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GBV Policy Framework to assist students through support services

gbv policy framework to assist students through support services


GBV policy framework to assist students through support services

SANews

4 minute read

24 Aug 2021

6:08 am

SANews

The Policy Framework will conceptualise GBV and define its manifestation in terms of existing laws and policies.

gender based violence

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Higher Health, through the Department of Higher Education and Training, will release a set of instruments that will further strengthen the realisation of the sectoral Gender-Based Violence (GBV) Policy Framework.

GBV Policy Framework

Published by Minister Blade Nzimande in July 2020, the Policy Framework intends to assist post-school education and training (PSET) institutions address the occurrence of GBV, and to provide a monitoring instrument to the department to assess the implementation of the Policy Framework.

The Policy Framework aims to:

  • Conceptualise GBV and define its manifestation in terms of existing laws and policies;
  • Detail the international and national regulatory framework compelling institutional and departmental responses to GBV;
  • Provide guidance around the structures, mechanisms and processes that PSET institutions must put in place to address GBV;
  • Compel PSET institutions to both create awareness of GBV, related policies and prevent incidents of GBV; and
  • Set out a framework for oversight of the Department and PSET institutions’ development and implementation of GBV policy to address GBV in PSET system.

These instruments, which will be released on Friday, were developed by the PSET Gender-Based Violence Technical Task Team, which is led by Higher Health.

The task team comprises student leadership; vice-chancellors of 26 public universities; rectors of 50 Technical Vocational Education and Training (TVET) colleges; the Commission of Gender Equality, Department of Women, Youth and People with Disabilities; South African Police Services; SA Medical Research Council; and the executive leadership from the Department of Higher Education and Training, amongst others.

Over 50,000 students accessed support services

Higher Health Chief Executive Officer, Professor Ramneek Ahluwalia noted that during the Covid-19 pandemic in 2020/21, over 50,000 students accessed GBV support services, including personal risk assessments and referrals to professional health services.

“Over half a million young people have completed a curriculum on GBV prevention and mitigation. About 20 000 mental health crises were handled by Higher Health mental health and psychosocial services,” Ahluwalia said.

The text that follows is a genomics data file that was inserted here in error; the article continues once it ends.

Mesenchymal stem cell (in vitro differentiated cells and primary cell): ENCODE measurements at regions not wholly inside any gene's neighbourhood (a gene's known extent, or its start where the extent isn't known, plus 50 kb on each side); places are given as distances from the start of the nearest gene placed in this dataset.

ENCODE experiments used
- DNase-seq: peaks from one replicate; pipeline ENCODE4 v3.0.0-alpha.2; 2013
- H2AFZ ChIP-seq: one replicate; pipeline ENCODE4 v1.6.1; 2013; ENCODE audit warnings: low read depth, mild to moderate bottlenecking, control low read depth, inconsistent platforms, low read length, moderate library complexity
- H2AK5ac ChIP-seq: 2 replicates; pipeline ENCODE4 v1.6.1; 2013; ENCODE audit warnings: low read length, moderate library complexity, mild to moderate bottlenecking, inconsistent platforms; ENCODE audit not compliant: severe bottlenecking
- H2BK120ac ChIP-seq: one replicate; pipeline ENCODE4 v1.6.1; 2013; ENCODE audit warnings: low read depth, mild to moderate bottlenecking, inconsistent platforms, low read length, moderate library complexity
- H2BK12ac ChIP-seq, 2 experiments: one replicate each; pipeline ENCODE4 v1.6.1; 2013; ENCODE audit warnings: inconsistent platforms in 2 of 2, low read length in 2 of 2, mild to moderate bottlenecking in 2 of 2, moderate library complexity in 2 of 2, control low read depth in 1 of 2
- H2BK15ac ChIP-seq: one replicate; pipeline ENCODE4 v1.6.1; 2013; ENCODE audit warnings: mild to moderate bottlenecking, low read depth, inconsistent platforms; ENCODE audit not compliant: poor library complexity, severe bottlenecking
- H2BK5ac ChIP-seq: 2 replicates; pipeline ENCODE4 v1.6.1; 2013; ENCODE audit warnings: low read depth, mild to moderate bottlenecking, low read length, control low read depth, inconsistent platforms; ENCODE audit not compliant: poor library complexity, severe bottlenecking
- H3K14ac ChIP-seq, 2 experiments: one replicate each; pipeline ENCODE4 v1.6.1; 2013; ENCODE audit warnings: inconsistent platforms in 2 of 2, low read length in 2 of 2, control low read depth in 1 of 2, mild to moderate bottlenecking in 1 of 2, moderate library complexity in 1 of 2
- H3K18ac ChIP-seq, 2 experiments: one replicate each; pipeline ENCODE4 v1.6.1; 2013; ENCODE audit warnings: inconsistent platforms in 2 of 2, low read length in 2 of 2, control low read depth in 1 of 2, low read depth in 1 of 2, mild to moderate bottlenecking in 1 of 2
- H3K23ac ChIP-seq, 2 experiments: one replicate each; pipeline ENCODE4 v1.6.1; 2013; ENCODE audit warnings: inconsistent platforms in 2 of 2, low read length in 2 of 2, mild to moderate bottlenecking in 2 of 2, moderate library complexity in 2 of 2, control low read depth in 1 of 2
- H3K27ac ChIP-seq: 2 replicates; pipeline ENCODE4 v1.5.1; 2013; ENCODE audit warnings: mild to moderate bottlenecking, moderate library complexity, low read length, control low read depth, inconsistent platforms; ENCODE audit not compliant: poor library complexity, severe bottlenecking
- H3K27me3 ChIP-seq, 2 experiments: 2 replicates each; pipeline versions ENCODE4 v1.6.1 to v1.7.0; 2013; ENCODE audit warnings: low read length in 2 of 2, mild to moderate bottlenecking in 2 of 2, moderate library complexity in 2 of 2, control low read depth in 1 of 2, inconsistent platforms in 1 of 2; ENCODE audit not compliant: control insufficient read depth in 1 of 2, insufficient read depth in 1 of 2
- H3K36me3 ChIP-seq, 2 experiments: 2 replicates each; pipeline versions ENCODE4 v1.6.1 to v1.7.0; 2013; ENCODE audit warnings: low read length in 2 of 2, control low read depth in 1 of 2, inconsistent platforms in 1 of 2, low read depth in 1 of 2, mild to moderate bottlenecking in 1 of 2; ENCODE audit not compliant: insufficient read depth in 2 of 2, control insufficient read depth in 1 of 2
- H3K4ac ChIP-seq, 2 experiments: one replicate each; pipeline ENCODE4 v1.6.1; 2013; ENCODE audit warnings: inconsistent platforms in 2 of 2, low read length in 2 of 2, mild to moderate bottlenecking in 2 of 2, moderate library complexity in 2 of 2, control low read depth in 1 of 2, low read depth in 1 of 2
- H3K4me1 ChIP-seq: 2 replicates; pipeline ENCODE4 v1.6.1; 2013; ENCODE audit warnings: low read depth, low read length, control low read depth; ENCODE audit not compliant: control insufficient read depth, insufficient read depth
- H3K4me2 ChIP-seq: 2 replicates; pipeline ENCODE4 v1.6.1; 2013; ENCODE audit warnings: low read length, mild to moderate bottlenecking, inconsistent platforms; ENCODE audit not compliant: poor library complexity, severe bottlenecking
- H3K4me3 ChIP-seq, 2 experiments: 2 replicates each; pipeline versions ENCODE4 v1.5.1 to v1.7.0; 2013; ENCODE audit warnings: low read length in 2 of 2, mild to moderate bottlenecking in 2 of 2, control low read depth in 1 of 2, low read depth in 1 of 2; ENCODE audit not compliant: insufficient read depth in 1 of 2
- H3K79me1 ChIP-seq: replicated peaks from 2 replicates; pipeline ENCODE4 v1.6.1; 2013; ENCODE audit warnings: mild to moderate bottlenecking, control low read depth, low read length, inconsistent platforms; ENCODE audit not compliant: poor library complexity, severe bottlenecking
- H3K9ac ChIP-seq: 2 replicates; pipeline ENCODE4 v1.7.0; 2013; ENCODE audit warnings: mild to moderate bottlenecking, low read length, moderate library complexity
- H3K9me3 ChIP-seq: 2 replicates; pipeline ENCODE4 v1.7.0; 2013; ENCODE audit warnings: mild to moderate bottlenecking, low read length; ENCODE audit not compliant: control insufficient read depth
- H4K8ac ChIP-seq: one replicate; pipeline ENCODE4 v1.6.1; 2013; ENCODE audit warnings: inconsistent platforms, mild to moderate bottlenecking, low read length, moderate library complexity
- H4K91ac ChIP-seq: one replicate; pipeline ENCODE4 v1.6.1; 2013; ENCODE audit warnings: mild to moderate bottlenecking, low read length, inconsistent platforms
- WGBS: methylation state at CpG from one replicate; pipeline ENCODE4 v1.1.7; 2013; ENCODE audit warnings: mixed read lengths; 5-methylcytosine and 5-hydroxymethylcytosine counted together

While he acknowledges significant measures and achievements, Professor Ahluwalia said much more needs to be done in terms of strengthening and promoting the services, in order to avert violence and prevent deaths due to murder and suicide.

ALSO READ: ‘Little has changed,’ say organisations as govt outlines plans to end GBV

‘Battles we must win’

He said, “We honour every individual whom we enable to recognise that they are at risk and whom we empower with knowledge and practical interventions so they become more confident, protected and safer in their place of study and residence. 

“Improving the mental health and wellness of our students and staff and protecting them from GBV are battles we must win. We will do so by recognising that mental health is a legitimate concern, which must be addressed, and by uniting to condemn and stand up against gender-based violence.

“We will also persevere with initiatives that ensure the adoption and rollout of youth-friendly, easily accessible services and programmes across our universities and colleges, he added.

Psychologists deployed to Fort Hare University

Meanwhile, Higher Health is assisting the University of Fort Hare (UFH), through the deployment of a team of experienced Higher Health staff.

This follows the death of two law students last week, Nosicelo Mtebeni, who was brutally murdered, allegedly by her boyfriend, and another student who died after falling from a high-rise building.

“These seven psychologists, social workers and counsellors will provide counselling and care to affected students and staff with immediate effect. We are working closely with Professor Sakhela Buhlungu, the Vice-Chancellor of UFH, and with the South African Union of Students and appreciate their support for our involvement,” Ahluwalia said.

Ahluwalia highlighted other existing interventions and services, including the Higher Health toll free-24-hour student helpline 0800 36 36 36, have been scaled up to help the UFH community, and the mobile clinic service is on alert and on site to manage health emergencies, including mental health counselling and COVID-19 testing and related referrals.

Higher Health conveyed its condolences to the university, families and friends of the deceased.

“We have lost two bright young South Africans who had so much to contribute to the legal profession which they were about to enter, and to the higher education sector and our entire country. We lost Nosicelo to gender-based violence, and it is likely that we lost her peer to unbearable mental strain,” Professor Ahluwalia said.

“This dark hour underscores the fact that GBV and mental health are co-epidemics striking at our youth. It is essential that we continue to build infrastructure in all our universities and colleges so they can provide easy access to services and assistance to all students,” Ahluwalia said.

Higher Health is an entity of the Department of Higher Education and Training. Higher Health works in seven key areas to promote the health and wellbeing of students across South Africa’s public universities and technical and vocational training colleges. 

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